Image: Artwork by Kathryn Fanelli, 2011
Image: Artwork by Kathryn Fanelli, 2011

Why do we get angry? What— exactly—happens when we act with greed, with hatred, or with delusion? If we understood the mechanisms involved with constructing and perpetuating these toxic behaviors, it would help us to avoid, abandon, or transform them, and would contribute greatly to our learning to be generous, kind, and wise instead. The matter is explained quite succinctly in the Abhidharma-samuccaya (2.1.2), a Sanskrit text attributed to the Yogacara teacher Asanga.

Three conditions need to co-arise in the same moment for an unwholesome event, a kilesa, to occur in the mind. The first is the presence of underlying tendencies (anusaya), dormant dispositions toward various negative and harmful emotions, such as anger. Each of us consists of a bundle of dispositions or habits, some of which are basic instincts inherited genetically from our ancestors, some of which have been laid down in early childhood, and some of which are taken up and modified each and every moment as we respond to the world. As choices are made and actions are performed, the residue or consequences of these are accumulated as latent tendencies. Modern psychologists consider these to be residing in the unconscious mind, and identify them with terms such as “character” or “personality traits,” “habits,” “learned behaviors,” “conditioned responses,” and the like. They build up naturally as a consequence of experience and provide a record of that experience, almost in the way that sedimentary rocks retain information from eras long past.

One of the reasons a person gets angry is because he or she has a disposition toward anger. This disposition may originate as one common to all humans, but in each individual, depending on the particular circumstances of their life, it has become strengthened or weakened by practice. Some people are thus more disposed to anger than others, not because of fate or chance, but because they have regularly called forth and reinforced the underlying tendency toward anger by becoming angry.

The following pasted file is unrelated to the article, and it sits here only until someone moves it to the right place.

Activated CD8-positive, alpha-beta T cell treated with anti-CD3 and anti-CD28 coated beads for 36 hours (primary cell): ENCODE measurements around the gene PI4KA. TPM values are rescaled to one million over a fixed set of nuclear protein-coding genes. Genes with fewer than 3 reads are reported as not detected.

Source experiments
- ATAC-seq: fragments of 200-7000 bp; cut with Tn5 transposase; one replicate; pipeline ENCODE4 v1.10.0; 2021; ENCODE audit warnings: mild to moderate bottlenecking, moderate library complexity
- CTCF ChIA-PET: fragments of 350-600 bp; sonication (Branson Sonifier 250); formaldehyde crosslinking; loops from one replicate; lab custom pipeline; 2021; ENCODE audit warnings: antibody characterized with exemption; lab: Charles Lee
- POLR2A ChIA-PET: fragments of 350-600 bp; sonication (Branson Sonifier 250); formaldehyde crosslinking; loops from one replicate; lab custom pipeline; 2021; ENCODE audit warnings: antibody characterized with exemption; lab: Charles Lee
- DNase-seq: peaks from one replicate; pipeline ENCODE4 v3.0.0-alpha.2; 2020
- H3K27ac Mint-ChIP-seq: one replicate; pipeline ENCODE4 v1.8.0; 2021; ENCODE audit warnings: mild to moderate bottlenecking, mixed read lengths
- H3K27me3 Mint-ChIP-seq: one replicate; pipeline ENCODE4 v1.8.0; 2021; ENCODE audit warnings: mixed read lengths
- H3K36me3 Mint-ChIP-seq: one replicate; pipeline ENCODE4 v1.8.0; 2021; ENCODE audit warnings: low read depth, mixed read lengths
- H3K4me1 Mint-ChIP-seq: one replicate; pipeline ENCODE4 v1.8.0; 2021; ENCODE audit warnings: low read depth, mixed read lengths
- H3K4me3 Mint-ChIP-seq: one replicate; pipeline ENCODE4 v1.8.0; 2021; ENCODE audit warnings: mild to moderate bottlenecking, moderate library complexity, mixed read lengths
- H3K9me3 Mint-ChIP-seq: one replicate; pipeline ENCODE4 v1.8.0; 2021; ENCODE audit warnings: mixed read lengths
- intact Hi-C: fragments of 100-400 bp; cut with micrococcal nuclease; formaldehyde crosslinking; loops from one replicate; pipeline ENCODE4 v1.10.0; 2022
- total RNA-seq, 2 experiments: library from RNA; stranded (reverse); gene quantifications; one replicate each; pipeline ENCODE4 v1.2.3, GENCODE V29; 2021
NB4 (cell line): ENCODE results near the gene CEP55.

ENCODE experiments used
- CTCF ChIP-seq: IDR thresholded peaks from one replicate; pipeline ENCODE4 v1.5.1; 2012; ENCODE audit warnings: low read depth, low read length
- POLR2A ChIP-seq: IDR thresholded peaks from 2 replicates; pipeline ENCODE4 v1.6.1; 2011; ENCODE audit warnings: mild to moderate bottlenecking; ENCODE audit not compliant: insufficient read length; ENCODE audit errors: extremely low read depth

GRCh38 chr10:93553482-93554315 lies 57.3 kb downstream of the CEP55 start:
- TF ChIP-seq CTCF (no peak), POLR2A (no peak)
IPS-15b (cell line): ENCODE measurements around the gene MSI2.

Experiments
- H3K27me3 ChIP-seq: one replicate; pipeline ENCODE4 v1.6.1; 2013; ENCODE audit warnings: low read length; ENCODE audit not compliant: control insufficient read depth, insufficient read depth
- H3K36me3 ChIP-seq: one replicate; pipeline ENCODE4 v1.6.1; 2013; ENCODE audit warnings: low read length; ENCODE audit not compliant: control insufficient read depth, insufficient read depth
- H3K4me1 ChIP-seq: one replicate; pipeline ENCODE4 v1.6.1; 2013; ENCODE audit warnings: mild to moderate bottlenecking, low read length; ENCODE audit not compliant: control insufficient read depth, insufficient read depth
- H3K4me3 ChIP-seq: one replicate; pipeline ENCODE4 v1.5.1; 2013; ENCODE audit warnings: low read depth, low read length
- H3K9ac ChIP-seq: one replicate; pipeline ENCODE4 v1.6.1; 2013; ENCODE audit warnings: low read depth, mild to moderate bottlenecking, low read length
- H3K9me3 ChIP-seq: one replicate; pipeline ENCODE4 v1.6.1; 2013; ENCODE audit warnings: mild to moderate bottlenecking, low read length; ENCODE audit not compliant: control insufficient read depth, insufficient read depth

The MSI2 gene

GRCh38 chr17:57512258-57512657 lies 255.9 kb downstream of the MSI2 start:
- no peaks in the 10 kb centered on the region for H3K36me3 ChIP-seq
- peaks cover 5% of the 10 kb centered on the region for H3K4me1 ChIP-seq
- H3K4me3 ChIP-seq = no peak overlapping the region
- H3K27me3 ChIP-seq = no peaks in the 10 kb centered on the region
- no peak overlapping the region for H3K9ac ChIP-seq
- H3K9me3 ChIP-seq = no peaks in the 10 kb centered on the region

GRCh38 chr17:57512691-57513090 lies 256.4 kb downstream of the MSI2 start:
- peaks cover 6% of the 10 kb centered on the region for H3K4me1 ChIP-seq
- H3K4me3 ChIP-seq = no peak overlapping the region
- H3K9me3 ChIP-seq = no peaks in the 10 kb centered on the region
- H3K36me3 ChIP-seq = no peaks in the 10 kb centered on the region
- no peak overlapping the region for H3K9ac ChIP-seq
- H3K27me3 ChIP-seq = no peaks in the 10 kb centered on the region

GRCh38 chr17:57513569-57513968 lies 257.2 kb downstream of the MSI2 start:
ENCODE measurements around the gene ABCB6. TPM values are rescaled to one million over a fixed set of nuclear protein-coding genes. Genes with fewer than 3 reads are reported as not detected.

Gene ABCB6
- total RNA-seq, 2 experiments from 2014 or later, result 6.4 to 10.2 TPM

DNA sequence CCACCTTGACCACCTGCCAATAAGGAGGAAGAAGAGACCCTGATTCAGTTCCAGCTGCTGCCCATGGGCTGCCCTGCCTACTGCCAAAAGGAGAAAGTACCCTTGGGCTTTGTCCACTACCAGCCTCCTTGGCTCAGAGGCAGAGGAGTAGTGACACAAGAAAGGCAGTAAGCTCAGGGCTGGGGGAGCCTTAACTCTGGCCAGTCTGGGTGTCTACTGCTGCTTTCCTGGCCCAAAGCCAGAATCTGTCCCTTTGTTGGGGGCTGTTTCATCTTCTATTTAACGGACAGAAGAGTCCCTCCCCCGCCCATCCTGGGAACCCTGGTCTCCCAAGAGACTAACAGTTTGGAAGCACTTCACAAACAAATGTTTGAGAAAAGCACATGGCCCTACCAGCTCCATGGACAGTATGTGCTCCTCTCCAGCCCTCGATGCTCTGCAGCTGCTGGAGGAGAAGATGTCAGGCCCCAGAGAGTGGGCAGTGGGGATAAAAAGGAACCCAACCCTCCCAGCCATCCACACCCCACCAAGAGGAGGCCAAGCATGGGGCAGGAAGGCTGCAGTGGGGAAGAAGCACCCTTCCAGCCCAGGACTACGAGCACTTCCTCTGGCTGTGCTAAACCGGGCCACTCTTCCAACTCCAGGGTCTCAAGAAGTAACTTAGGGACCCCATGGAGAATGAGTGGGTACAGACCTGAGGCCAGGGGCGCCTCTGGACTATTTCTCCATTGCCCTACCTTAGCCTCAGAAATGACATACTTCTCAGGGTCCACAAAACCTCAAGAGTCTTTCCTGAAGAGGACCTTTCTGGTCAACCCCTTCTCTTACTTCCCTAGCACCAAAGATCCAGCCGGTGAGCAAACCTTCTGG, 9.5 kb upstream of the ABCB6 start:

The second condition for the arising of a toxic behavior is the appearance of an object conducive to the establishment of a toxin. Every moment of consciousness will manifest as consciousness of a particular object, which may be a sight, sound, smell, taste, touch, or thought. In the case of anger, this might be hearing a sound that is interpreted as an insult, for example. The object’s ability to provoke anger is not an intrinsic quality of the object itself, but a matter of how it is construed by the person seeing, hearing, or thinking it. Almost anything can act as an object conducive to anger, especially for someone who has a strong disposition toward anger.

An episode of anger is thus an interaction between these two factors: a proclivity towards anger on one hand, and the arising of a triggering input on the other. If either one of these conditions is not present, the anger will not occur. A calm and forgiving person, for example, without a strong disposition toward anger, might tolerate an insulting remark without getting angry, while the anger of even a habitually angry person will lie dormant until it is provoked by a particular incident. In extreme cases in either direction, some people will almost never get angry, while others seem to be continually angry.

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